M Schönburg 1), T Ziegelhoeffer, B Kraus, A Mühling, M Heidt, U Taborski, T Gerriets, M Roth, S Hein, S Urbanek, W Klövekorn

1)Department of Thoracic and Cardiovascular Surgery, Kerckhoff-Clinic, Benekestrasse 2–8, 61231 Bad Nauheim, Germany.

Serious postoperative psycho-neurological dysfunction is at least partially attributed to the occurrence of gaseous microbubbles in the arterial line of extracorporeal circulation (ECC). Therefore, we investigated in a prospective randomized double blind study whether the usage of dynamic bubble trap (DBT) will reduce microbubble load of patients undergoing aortic valve replacement. Patients (n = 41) were divided into group I (GI, n = 22) with DBT introduced into the arterial line of ECC and group II (GII, n = 19) with placebo-DBT instead. Doppler ultrasonography was used for detection of microbubbles before and after DBT, and for detection of high intensity transient signals (HITS) within the middle cerebral artery. The recording time during ECC was divided into period 1 (P1, until aortic clamp removal) and period 2 (P2, clamp removal until the end of ECC). A significant reduction of microbubble load was found in GI only (p < 0.0001 for ECC; p < 0.0001 for P1; p < 0.0025 for P2). A significant difference in number of HITS between the groups was observed in P1 only (p < 0.002 left middle cerebral artery, p < 0.005 right middle cerebral artery), since in P2 the trapped air in left chamber can go to the supraaortal vessels without passing ECC. In conclusion the use of DBT cannot substitute careful venting after aortic declamping. Nevertheless, reduction of HITS in the cross-clamped period of ECC justifies the use of DBT in patients undergoing open chamber surgery.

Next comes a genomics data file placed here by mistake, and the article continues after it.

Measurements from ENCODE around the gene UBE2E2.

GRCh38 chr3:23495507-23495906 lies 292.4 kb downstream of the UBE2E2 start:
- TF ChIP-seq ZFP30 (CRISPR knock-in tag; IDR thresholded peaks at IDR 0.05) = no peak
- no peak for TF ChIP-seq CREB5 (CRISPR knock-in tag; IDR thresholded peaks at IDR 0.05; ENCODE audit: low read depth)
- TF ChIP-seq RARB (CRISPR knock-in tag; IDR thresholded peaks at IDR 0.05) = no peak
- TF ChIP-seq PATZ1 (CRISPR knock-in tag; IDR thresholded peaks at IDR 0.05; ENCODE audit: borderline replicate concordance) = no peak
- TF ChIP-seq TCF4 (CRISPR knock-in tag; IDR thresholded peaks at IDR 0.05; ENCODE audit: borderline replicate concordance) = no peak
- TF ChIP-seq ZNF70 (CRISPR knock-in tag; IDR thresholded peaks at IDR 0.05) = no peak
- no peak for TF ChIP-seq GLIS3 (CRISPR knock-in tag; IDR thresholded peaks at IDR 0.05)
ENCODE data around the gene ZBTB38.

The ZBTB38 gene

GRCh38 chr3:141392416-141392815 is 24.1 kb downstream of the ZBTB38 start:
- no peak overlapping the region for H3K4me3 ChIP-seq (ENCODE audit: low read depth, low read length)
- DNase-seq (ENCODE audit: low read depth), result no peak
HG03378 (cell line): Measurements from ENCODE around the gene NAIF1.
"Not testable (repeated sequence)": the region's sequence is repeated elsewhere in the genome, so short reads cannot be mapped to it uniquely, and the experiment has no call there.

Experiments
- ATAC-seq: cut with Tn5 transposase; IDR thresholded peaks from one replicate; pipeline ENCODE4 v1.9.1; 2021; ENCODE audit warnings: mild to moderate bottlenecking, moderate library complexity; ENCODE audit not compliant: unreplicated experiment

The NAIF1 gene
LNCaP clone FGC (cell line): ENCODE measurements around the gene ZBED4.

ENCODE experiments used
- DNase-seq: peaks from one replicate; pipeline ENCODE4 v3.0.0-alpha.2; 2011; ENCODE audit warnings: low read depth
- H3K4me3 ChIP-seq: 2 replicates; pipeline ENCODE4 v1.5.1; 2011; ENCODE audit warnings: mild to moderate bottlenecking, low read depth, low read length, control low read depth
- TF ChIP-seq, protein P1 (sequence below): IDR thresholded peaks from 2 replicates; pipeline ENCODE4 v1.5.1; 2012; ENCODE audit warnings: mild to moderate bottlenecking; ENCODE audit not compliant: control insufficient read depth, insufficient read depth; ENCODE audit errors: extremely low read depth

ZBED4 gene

General Physiology and Biophysics. Volume 25, 2006, No. 2: 207-214.

  Resveratrol, a natural phenolic compound may reduce carbonylation proteins induced by peroxynitrite in blood platelets
B Olas 1), P Nowak, M Ponczek, B Wachowicz

1)Department of General Biochemistry, Institute of Biochemistry, University of Lodz, Banacha 12/16, 90-237 Lodz, Poland.

Resveratrol (3,4’,5-trihydroxystilbene) has a very broad range of biological properties, including antiplatelet and antioxidative activity. We investigated in vitro the effect of resveratrol on carbonylation of proteins (indicators of oxidative stress) in blood platelets treated with peroxynitrite (ONOO-), a strong biological oxidant and inflammatory mediator. We observed that carbonylation of proteins induced by ONOO- (0.1 mmol/l), in the presence of resveratrol (0.25–0.1 mmol/l) is reduced. Resveratrol may scavenge ONOO-, and may be useful in the prevention of ONOO--related diseases, such as inflammatory and cardiovascular diseases.

General Physiology and Biophysics. Volume 25, 2006, No. 2: 215-222.